# Why don't people like lisp?

Joe Marshall jrm at ccs.neu.edu
Fri Oct 24 17:03:11 CEST 2003

```ddarius at hotpop.com (Darius) writes:

> pythagoreanTriples n =
>         opposite   <- [1..n],
>         hypotenuse <- [1..n],
>         opposite^2 + adjacent^2 == hypotenuse^2]
>
> {- or with alternative syntax
> pythagoreanTriples n = do
>     opposite   <- [1..n]
>     hypotenuse <- [1..n]
>     guard (opposite^2 + adjacent^2 == hypotenuse^2)
> -}
>
>> and (pythagorean-triples 10)
>> would return ((3 4 5) (4 3 5) (6 8 10) (8 6 10))
>
> *Main> pythagoreanTriples 10
> [(3,4,5),(4,3,5),(6,8,10),(8,6,10)]
>
> Oops!  Wrong language.  Also forgot to extend the language. *sigh* I
> can't do anything right.

Yes, the suggestion was extending the language to support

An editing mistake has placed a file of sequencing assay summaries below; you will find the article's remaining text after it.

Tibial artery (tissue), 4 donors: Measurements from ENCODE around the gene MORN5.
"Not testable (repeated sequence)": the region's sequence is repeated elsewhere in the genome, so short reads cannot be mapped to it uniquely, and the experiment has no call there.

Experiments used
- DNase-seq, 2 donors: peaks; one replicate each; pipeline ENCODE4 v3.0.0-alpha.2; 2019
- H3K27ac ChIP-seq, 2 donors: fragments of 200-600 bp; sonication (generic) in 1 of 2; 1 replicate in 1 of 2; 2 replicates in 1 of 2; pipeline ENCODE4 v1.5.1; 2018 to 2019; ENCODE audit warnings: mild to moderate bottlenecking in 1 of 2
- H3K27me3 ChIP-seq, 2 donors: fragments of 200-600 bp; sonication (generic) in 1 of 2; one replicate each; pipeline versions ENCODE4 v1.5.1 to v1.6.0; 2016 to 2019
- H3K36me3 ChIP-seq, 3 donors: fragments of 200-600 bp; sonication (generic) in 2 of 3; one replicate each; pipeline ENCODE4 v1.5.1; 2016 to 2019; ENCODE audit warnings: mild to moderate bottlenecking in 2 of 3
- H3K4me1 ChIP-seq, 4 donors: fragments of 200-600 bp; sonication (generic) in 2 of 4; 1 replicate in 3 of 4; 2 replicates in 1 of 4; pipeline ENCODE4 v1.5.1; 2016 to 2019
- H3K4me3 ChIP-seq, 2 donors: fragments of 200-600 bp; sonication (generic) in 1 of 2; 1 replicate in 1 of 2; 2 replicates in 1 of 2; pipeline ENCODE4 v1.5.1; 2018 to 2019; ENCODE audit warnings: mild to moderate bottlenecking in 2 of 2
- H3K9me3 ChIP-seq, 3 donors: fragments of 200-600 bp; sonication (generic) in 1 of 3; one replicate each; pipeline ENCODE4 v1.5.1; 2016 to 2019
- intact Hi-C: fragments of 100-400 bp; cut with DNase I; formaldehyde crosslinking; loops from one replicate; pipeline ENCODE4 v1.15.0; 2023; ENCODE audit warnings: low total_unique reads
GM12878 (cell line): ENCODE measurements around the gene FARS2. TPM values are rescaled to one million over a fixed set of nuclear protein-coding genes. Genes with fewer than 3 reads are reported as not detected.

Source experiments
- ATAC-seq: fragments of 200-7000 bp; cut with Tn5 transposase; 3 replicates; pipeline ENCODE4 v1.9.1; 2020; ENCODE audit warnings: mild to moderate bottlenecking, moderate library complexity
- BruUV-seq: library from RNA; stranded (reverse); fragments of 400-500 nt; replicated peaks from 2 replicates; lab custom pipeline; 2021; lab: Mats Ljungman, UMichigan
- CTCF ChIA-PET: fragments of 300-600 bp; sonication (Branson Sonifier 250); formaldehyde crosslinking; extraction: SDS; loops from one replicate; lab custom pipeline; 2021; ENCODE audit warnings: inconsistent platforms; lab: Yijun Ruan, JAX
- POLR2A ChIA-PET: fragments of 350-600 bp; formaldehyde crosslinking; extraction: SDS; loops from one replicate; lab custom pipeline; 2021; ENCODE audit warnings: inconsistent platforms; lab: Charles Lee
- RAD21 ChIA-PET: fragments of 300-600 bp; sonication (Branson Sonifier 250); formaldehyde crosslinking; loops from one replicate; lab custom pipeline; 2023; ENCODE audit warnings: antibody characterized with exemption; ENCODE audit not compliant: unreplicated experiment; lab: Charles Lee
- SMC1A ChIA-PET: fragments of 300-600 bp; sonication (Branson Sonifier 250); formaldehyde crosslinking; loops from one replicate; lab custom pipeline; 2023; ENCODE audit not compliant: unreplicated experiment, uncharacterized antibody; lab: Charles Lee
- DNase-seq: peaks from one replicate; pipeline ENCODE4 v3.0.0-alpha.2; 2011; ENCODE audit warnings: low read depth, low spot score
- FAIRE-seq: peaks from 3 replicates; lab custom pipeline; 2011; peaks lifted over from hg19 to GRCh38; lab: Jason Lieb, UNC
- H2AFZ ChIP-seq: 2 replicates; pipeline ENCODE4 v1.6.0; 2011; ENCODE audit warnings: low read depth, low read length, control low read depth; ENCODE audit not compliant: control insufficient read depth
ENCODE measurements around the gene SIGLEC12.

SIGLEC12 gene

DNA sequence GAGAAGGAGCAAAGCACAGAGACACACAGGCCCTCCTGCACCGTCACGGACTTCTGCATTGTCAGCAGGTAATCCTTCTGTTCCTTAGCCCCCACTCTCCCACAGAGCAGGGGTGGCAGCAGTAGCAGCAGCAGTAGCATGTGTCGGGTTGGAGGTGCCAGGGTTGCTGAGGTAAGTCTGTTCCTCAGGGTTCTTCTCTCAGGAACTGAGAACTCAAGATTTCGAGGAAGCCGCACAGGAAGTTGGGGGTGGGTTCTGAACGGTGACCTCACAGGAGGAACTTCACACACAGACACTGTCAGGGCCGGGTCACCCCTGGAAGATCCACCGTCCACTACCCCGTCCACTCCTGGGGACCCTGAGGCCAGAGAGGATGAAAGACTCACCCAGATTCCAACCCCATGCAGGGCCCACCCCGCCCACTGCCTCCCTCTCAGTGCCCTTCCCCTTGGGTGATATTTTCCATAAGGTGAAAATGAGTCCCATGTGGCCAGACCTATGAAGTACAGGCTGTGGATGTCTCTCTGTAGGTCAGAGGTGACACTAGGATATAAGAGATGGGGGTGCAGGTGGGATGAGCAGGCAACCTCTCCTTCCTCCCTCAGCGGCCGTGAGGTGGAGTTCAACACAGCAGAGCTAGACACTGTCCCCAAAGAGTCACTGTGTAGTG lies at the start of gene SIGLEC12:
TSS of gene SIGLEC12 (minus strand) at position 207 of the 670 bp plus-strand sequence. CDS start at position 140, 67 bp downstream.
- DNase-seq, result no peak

nondeterminism.  That particular problem was illustrative, but it can
obviously be solved via nested looping.

I think this one may be more difficult:

In a directed graph a `k-simple' path is a path from a vertex U to a
vertex V that does not contain any vertex more than K times.  A simple
non-deterministic algorithm for enumerating the k-simple paths between
two verticies is this:

(defun k-simple-paths (u v k)
(if (= (node-visits u) k) (fail))
(local (incf (node-visits u)))
(either (progn (unless (eq u v) (fail)) (list u))
(cons u (k-simple-paths (a-member-of (node-children node)) v k))))

(defun a-member-of (x)
(if (null x) (fail))
(either (car x) (a-member-of (cdr x))))

The LOCAL macro arranges for the side effects in its body to be undone
upon failure.  Assume that a node is a structure with a field that can
be used to count visits and a field that contains a list of children.

> (posted mostly for my own amusement though I am interested in how the
> rangeOfRanges example is handled)

I'll try it out when I get home.  My work computer does not have
Screamer installed.

```